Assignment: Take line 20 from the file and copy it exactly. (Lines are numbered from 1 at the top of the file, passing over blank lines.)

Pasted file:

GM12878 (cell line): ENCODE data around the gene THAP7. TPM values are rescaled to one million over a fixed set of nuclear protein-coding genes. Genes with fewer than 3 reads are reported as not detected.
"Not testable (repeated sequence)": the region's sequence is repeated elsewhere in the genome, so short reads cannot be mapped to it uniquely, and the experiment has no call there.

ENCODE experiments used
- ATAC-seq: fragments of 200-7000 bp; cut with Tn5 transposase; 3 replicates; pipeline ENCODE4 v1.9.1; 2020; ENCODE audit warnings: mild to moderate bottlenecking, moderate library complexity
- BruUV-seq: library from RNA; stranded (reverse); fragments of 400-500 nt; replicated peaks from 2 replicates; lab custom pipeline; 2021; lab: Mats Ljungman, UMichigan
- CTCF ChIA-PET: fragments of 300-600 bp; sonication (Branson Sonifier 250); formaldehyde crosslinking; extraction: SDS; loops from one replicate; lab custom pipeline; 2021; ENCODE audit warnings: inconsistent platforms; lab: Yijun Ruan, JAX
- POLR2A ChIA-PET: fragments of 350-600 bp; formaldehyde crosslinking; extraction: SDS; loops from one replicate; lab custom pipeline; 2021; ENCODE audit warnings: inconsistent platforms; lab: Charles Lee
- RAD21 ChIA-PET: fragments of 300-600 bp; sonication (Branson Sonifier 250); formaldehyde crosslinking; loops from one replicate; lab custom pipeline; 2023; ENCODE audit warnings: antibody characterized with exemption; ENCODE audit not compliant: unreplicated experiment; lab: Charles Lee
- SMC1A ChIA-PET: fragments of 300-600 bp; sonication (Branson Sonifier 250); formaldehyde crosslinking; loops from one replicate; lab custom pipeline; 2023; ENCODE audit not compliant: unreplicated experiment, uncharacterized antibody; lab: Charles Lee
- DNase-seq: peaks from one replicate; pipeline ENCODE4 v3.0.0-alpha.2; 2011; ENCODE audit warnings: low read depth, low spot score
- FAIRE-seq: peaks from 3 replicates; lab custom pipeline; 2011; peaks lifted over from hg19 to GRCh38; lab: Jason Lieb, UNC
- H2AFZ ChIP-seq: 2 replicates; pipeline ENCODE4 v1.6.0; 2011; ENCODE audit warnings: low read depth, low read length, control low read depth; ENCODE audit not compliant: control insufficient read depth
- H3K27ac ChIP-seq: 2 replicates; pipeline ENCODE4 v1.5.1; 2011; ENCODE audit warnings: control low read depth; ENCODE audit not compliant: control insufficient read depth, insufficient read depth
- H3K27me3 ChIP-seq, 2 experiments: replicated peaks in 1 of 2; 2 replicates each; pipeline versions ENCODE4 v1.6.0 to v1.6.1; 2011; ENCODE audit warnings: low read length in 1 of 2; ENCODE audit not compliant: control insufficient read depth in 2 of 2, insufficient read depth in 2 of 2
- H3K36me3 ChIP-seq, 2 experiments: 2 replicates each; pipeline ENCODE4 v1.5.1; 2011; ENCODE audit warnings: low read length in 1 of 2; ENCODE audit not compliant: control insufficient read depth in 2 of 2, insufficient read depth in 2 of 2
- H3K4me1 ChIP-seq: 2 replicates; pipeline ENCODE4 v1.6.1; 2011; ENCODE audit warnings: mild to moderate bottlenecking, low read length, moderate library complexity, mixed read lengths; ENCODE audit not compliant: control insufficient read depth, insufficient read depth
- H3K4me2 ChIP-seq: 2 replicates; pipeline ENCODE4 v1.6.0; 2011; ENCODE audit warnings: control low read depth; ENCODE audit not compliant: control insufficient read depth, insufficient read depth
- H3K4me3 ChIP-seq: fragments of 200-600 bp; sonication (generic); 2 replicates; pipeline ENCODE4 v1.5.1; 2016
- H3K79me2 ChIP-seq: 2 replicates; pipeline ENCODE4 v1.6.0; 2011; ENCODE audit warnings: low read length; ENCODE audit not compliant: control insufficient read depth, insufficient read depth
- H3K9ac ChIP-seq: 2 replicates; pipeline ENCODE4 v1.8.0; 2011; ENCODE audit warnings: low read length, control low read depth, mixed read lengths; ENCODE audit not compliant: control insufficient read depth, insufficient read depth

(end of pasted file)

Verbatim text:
- H3K9ac ChIP-seq: 2 replicates; pipeline ENCODE4 v1.8.0; 2011; ENCODE audit warnings: low read length, control low read depth, mixed read lengths; ENCODE audit not compliant: control insufficient read depth, insufficient read depth